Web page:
Trick-or-treating harks back to the Middle Ages and All Souls’ Day, when poor people in Britain would beg for soul cakes, a sweet-bread treat, and pray for dead relatives in return.
When trick-or-treating first became popular in the United States in the 1800s, more children played mischievous pranks than asked for candy. By the 1950s, though, the focus had switched to good old family fun, with sugar-hyped children dressed in costumes.
The candy-collecting tradition has spread from the United States to Canada, Australia, and Western Europe, where more and more little goblins now trick-or-treat. In parts of England, children carry lanterns called punkies (which look like jack-o’-lanterns) and parade through the town on the last Thursday of October. In Ireland, rural neighborhoods light bonfires, and children play snap apple, in which they try to take a bite from apples that are hung by strings from a tree or a door frame.
Chocolate makes up about three-quarters of a trick-or-treater’s loot, according to the National Confectioners Association.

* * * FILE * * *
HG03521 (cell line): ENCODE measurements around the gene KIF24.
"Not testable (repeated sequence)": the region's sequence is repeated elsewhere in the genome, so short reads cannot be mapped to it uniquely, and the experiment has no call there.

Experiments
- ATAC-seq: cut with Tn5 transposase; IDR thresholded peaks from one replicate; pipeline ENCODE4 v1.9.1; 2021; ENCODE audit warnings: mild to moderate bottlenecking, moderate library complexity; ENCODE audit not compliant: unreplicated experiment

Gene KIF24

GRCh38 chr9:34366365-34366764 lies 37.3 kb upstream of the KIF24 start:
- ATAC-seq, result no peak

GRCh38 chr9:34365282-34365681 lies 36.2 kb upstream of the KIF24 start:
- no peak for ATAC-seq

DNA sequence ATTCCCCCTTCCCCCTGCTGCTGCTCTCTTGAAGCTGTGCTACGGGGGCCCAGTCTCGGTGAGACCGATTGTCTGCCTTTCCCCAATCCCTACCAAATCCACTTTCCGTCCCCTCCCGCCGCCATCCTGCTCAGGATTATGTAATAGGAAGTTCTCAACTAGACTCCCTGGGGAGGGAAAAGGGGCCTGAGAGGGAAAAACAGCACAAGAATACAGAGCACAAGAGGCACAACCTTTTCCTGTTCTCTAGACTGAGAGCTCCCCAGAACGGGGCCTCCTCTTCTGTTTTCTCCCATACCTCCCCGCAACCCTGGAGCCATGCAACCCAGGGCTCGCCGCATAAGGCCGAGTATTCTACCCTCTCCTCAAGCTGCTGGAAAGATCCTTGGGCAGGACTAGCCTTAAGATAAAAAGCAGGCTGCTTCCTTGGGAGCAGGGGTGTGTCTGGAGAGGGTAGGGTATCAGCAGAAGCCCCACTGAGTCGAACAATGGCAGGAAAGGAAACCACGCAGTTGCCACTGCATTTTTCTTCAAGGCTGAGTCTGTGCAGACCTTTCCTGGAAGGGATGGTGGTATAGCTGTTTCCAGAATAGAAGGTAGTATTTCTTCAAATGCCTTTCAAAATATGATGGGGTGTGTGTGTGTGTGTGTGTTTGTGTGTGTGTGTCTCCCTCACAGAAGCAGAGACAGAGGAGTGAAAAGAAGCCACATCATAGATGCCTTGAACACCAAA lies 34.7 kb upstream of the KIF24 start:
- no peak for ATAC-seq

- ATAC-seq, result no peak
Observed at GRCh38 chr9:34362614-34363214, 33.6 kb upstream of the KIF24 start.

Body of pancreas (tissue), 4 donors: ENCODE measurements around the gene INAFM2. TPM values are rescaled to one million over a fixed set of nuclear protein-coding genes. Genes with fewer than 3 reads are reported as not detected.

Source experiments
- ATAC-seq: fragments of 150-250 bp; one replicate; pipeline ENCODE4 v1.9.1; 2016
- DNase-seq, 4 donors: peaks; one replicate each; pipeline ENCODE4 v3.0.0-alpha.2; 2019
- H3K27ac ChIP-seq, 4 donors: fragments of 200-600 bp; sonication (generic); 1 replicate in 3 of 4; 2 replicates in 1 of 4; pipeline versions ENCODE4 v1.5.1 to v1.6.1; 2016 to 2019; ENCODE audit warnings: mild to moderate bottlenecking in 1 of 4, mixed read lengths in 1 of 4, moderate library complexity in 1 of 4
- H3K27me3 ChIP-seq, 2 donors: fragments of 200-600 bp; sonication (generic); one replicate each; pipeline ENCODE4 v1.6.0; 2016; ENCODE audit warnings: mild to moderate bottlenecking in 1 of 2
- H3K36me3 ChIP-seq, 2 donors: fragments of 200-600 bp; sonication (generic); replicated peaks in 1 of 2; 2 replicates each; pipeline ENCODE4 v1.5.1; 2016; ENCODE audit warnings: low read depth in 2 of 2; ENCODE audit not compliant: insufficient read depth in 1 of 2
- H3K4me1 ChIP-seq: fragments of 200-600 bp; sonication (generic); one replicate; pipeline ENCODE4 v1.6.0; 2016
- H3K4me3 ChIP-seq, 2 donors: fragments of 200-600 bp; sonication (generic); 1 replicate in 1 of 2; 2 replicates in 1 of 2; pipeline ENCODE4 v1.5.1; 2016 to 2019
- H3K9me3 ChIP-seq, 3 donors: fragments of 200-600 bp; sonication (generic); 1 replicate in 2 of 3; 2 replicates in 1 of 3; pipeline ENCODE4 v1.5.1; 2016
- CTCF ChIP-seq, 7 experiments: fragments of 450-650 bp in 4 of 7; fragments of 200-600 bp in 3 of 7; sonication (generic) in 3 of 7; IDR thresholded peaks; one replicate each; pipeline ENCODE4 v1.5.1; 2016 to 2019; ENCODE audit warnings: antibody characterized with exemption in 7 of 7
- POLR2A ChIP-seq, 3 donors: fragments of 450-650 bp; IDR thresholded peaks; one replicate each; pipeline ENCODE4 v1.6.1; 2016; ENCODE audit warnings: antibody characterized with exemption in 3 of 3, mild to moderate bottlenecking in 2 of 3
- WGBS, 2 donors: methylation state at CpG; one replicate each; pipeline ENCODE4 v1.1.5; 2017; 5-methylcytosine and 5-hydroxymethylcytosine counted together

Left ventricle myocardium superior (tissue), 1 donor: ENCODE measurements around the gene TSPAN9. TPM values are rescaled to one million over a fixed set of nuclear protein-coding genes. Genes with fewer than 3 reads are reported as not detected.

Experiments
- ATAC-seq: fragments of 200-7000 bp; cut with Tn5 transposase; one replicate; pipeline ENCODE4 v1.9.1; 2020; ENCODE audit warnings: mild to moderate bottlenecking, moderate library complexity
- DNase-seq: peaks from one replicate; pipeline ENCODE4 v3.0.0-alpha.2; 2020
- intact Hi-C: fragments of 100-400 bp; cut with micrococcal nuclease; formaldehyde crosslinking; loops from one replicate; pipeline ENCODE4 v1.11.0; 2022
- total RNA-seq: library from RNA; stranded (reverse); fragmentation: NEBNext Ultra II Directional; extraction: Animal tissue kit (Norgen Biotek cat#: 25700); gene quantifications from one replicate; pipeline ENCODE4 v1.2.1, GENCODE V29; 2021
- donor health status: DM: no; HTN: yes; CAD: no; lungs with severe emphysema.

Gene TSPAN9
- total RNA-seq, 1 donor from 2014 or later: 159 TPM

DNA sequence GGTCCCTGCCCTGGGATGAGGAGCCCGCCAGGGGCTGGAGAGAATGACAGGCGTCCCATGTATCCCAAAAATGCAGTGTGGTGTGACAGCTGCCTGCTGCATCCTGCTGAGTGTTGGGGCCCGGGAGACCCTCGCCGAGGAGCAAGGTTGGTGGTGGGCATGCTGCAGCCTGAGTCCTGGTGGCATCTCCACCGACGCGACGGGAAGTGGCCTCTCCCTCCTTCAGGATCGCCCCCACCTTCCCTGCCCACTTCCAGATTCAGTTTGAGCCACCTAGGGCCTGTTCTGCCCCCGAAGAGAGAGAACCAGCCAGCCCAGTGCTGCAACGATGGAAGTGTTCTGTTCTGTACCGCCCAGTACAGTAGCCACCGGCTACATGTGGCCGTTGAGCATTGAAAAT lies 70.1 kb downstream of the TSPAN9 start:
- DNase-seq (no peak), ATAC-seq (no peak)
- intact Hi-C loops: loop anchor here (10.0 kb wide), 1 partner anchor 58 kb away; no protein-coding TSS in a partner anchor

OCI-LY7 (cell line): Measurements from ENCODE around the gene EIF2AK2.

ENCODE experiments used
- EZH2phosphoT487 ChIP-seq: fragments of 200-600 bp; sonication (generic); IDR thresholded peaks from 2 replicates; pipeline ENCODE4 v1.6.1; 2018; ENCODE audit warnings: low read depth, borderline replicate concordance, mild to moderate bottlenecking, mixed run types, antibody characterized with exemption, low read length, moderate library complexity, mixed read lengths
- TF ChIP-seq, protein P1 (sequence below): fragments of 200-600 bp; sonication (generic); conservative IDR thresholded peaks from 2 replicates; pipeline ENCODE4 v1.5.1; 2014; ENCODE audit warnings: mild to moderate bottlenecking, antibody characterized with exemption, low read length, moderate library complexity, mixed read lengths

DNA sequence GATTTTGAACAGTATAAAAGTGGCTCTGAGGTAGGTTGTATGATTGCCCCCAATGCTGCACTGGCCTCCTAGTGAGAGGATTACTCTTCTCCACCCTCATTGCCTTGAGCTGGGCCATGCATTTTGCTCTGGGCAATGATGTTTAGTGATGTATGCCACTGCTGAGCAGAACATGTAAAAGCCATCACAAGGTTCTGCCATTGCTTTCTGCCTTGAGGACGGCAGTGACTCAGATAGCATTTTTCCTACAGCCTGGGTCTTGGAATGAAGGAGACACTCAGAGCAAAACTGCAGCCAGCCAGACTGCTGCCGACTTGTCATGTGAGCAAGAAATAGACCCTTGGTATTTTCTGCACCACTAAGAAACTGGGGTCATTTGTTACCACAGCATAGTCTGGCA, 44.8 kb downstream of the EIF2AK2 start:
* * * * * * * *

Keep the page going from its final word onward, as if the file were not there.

If you find yourself with more candy than you know what you do with, put your leftover sweets to good use with these Halloween candy ideas.
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I’m so happy this year that I get to be home to give out candy to all the kids in my neighborhood, last year I had to work and I was so sad to miss seeing all the kids in their costumes.
This year I have some (hopefully) amazing decorations I want to make. I’m really loving these cool chicken wire silhouettes. If you paint them with glow in the dark paint they should look like ghostly dresses wandering around your yard. I have a large front yard that could handle 2 or 3 of these dresses. If it works I think it will make my yard look spooky yet somehow elegant.
Here are some of the scariest books of all time. Check them out …. if you dare ….
It By Steven King
Hell House by Richard Matheson
Dracula by Bram Stoker
The turn of the screw by Henry James
The haunting of Hill house by Shirley Jackson
The silence of the lambs by Thomas Harris
Rosemary’s baby by Ira Levin
We need to talk about Kevin by Lionel Shrive
The Ritual by Adam Nevill
The doll in the garden by Mary Downing Hahn
White is for witching by Helen Oyeyemi